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We all like spending, buying ourselves a present or go on holiday, buy a durable asset: a car, a home. To do so and not find ourselves in the red, it is important to manage our income and to keep our expenses balanced through family accounting, the family budget.

We are also part of an economic system. Managing a family is like managing a small company. If it works well, at the end of the year our budget will be positive – with a portion of income saved – or it will break even.

How to organise a family budget

Without having a clear idea of income, outgoings and savings, we cannot realistically manage our family budget.

Income is the money that comes into the family: our salary, a regular one if we have fixed employment, or variable if we are self-employed or occasional workers. But we can also have other sources of income: fixed ones, such as, for example, collecting rent, the return on capital, or occasional ones such as a refund, an inheritance, a consultancy.

Outgoings include all our expenses. These can also be fixed and ordinary and therefore predictable and absolutely compulsory, such as bills, insurance, essential maintenance – the annual service for the central heating boiler, car maintenance, etc., or occasional ones such as the purchase of a household appliance, or a special meal on New Year’s Eve. Or extraordinary ones, such as a trip, a sudden illness.

If we don’t spend everything and income is greater than outgoings, then we can save.
It is always necessary, for a realistic budget, to regularly save a percentage (5-10%) of income, for any cost increases, for example of energy, and/or unexpected events, such as unplanned maintenance expenses, but also for future projects.

Golden rules

To organise our budget and manage our income and outgoings in a coherent manner, we have to follow two simple rules:

1)     Learn from the past: that is, make a habit of calculating income and outgoings for the last twelve months (but also monthly or half-yearly), so as to organise a timetable of predictable and periodical outgoings (bills, rent payment, insurance) and other that are predictable but less regular (medical expenses).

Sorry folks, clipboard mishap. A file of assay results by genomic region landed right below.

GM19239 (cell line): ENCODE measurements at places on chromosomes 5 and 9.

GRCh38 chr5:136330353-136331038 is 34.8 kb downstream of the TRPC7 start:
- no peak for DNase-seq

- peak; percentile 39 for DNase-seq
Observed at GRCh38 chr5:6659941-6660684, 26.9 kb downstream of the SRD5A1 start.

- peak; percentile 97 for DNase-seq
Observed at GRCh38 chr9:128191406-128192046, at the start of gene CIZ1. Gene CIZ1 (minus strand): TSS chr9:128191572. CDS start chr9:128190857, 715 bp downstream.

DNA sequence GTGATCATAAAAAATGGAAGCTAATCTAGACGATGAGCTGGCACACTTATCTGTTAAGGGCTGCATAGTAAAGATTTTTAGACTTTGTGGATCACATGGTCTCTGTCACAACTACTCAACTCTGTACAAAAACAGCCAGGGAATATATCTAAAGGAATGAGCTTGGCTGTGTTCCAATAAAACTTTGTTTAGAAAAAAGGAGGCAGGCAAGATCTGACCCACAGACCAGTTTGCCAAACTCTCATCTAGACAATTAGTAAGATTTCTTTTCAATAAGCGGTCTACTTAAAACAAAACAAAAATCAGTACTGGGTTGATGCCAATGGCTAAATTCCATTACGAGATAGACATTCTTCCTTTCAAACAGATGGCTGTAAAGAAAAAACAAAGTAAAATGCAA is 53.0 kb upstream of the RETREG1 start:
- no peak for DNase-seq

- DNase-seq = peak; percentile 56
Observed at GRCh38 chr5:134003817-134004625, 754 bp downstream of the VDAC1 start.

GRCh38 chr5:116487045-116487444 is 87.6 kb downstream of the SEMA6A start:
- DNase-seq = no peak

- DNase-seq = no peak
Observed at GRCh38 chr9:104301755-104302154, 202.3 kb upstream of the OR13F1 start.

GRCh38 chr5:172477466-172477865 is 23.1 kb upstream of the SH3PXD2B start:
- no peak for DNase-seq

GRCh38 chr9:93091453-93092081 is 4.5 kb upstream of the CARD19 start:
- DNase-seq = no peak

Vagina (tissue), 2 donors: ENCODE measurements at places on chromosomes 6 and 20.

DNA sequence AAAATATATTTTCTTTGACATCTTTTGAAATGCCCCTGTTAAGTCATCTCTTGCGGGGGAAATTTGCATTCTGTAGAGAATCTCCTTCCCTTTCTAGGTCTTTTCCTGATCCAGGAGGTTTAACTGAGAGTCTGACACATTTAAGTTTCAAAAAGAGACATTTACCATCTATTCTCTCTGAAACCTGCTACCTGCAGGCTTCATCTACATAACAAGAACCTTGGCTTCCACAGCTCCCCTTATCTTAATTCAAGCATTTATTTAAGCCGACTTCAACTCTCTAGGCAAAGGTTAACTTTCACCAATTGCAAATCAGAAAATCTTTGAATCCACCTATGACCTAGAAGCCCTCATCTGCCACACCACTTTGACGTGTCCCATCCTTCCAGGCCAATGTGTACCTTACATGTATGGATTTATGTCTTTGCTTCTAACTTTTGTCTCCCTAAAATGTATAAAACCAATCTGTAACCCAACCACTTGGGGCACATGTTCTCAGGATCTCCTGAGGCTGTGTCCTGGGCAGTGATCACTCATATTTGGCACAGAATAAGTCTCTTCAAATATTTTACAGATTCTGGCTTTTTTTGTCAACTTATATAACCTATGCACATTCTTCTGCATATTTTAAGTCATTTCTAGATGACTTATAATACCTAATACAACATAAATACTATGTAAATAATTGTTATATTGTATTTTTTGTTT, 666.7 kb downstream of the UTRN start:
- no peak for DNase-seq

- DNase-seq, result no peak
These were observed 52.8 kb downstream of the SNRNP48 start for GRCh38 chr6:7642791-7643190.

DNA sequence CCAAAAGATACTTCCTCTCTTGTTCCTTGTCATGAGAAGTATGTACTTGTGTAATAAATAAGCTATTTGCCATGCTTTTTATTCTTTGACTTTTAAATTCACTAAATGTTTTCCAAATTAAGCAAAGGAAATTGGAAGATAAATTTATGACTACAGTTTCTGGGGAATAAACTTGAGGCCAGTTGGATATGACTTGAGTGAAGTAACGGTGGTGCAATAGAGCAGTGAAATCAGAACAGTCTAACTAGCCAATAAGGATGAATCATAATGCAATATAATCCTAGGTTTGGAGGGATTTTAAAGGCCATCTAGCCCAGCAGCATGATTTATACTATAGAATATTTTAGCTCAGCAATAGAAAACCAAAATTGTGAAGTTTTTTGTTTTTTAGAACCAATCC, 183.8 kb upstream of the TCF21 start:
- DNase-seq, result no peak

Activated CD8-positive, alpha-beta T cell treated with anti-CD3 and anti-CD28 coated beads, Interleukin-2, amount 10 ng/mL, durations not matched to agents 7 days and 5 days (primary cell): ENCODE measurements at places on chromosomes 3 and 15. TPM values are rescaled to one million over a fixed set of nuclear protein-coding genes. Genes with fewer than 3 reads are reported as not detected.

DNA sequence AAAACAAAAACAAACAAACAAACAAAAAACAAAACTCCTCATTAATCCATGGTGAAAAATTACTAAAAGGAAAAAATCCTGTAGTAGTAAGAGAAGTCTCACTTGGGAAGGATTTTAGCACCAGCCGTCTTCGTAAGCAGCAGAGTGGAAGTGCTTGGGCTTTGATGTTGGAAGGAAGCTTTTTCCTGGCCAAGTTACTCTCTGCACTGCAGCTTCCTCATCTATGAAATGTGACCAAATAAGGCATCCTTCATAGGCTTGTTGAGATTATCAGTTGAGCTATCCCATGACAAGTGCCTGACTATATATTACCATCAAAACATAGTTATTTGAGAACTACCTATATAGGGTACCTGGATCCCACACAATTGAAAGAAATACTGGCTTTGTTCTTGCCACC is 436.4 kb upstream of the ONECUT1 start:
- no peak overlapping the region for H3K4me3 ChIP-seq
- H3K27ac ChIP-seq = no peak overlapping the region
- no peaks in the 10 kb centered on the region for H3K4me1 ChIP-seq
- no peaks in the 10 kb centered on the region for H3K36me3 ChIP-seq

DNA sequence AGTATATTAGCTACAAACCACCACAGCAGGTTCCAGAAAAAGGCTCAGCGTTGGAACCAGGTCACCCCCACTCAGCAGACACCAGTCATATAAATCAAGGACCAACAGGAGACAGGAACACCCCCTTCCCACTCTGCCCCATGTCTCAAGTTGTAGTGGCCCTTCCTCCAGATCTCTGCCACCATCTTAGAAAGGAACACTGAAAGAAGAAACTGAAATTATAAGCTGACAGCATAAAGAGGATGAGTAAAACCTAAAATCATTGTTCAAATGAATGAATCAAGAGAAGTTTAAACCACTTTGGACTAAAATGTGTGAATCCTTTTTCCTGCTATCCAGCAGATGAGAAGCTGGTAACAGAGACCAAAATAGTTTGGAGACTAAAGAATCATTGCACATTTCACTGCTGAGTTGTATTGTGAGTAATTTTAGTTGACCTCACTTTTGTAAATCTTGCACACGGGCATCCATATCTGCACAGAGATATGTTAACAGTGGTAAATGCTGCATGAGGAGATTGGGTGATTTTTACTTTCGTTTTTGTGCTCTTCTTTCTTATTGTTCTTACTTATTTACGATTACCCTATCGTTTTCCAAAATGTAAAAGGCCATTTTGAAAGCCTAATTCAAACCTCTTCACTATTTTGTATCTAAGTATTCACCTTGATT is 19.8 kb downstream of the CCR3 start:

2)    Planning for the future: that is, make choices in terms of expenditure that take into account future income and outgoings, so as to ensure savings to manage critical times, reward ourselves with a holiday, invest to meet a need or realise a project, perhaps exactly for economic growth.

Help from the experts

These “responsible habits’” are today supported by the possibility of relying on one’s bank, which offers, in addition to the normal home banking services, detailed information supports online on how best to manage our budgets and makes free digital apps available.

Apps take into account income, their possible negative or positive variations, the variation of fixed expenses, the number of people in the family nucleus and the consequent change in consumption, with an immediate and automatic display.

Furthermore, the bank offers the opportunity of direct debit services for fixed expenses such as bills, subscriptions, instalments for consumer credit, mortgages.

  • Involvement and promotion of responsibility. It is important to involve the entire family in the operation and, in particular, teach our children, little ones or pre-adolescents, autonomy and responsibility by giving them small amounts to look after. If possible, at around 11 years of age, also a regular pocket money amount in exchange of small services. When they are older, the pocket money can increase and be paid monthly. It is an excellent way to get them used to manage their own needs themselves and ensure that they learn a correct attitude towards money.

For further information

The correct management of the budget involves the entire society. We have considered families. But enterprises and the State also play their part. Enterprises are required to submit their company budget, while the State’s budget is drafted and presented annually by the Finance Minister.

For further information

The estimated budget becomes a final budget at the end of the year.

The estimated budget includes income and expenses that are anticipated over a pre-set period of time.

The final budget refers to the concluded period, and indicates the actual income and the expenses actually incurred in the period in consideration.

This applies to the family budget as it does to the budget for enterprises and for the State.

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